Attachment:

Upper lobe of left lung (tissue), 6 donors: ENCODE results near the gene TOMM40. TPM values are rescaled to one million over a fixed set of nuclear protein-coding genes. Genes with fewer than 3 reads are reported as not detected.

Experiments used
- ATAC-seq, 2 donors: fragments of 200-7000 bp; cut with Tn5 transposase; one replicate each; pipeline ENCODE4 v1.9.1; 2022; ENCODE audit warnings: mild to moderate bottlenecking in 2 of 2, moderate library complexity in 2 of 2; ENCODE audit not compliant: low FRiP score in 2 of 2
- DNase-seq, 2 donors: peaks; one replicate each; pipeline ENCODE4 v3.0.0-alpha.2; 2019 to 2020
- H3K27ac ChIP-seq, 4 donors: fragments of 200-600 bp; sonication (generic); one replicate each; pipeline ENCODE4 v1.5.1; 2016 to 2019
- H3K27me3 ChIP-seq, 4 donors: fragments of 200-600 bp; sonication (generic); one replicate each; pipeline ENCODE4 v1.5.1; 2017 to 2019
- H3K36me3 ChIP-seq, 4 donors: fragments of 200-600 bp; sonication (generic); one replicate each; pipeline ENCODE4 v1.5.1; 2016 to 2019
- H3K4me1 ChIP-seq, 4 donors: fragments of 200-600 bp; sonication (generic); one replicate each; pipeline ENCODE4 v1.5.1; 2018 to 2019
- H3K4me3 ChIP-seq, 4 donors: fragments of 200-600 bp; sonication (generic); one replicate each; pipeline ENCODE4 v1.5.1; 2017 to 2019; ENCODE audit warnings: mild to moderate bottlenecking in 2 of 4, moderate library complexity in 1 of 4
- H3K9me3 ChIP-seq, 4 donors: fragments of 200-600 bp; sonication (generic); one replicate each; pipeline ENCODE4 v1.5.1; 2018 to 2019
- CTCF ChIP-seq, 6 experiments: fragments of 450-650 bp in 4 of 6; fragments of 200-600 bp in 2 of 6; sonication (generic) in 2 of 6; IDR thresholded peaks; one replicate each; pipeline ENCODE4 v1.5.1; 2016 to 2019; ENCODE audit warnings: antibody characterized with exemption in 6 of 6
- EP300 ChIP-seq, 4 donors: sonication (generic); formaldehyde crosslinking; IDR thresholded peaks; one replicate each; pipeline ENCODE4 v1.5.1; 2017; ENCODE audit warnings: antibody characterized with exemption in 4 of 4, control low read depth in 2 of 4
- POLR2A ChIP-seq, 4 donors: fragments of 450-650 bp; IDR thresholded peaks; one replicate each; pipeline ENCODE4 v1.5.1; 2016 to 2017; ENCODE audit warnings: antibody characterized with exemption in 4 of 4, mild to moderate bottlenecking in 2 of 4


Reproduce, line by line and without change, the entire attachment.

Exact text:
Upper lobe of left lung (tissue), 6 donors: ENCODE results near the gene TOMM40. TPM values are rescaled to one million over a fixed set of nuclear protein-coding genes. Genes with fewer than 3 reads are reported as not detected.

Experiments used
- ATAC-seq, 2 donors: fragments of 200-7000 bp; cut with Tn5 transposase; one replicate each; pipeline ENCODE4 v1.9.1; 2022; ENCODE audit warnings: mild to moderate bottlenecking in 2 of 2, moderate library complexity in 2 of 2; ENCODE audit not compliant: low FRiP score in 2 of 2
- DNase-seq, 2 donors: peaks; one replicate each; pipeline ENCODE4 v3.0.0-alpha.2; 2019 to 2020
- H3K27ac ChIP-seq, 4 donors: fragments of 200-600 bp; sonication (generic); one replicate each; pipeline ENCODE4 v1.5.1; 2016 to 2019
- H3K27me3 ChIP-seq, 4 donors: fragments of 200-600 bp; sonication (generic); one replicate each; pipeline ENCODE4 v1.5.1; 2017 to 2019
- H3K36me3 ChIP-seq, 4 donors: fragments of 200-600 bp; sonication (generic); one replicate each; pipeline ENCODE4 v1.5.1; 2016 to 2019
- H3K4me1 ChIP-seq, 4 donors: fragments of 200-600 bp; sonication (generic); one replicate each; pipeline ENCODE4 v1.5.1; 2018 to 2019
- H3K4me3 ChIP-seq, 4 donors: fragments of 200-600 bp; sonication (generic); one replicate each; pipeline ENCODE4 v1.5.1; 2017 to 2019; ENCODE audit warnings: mild to moderate bottlenecking in 2 of 4, moderate library complexity in 1 of 4
- H3K9me3 ChIP-seq, 4 donors: fragments of 200-600 bp; sonication (generic); one replicate each; pipeline ENCODE4 v1.5.1; 2018 to 2019
- CTCF ChIP-seq, 6 experiments: fragments of 450-650 bp in 4 of 6; fragments of 200-600 bp in 2 of 6; sonication (generic) in 2 of 6; IDR thresholded peaks; one replicate each; pipeline ENCODE4 v1.5.1; 2016 to 2019; ENCODE audit warnings: antibody characterized with exemption in 6 of 6
- EP300 ChIP-seq, 4 donors: sonication (generic); formaldehyde crosslinking; IDR thresholded peaks; one replicate each; pipeline ENCODE4 v1.5.1; 2017; ENCODE audit warnings: antibody characterized with exemption in 4 of 4, control low read depth in 2 of 4
- POLR2A ChIP-seq, 4 donors: fragments of 450-650 bp; IDR thresholded peaks; one replicate each; pipeline ENCODE4 v1.5.1; 2016 to 2017; ENCODE audit warnings: antibody characterized with exemption in 4 of 4, mild to moderate bottlenecking in 2 of 4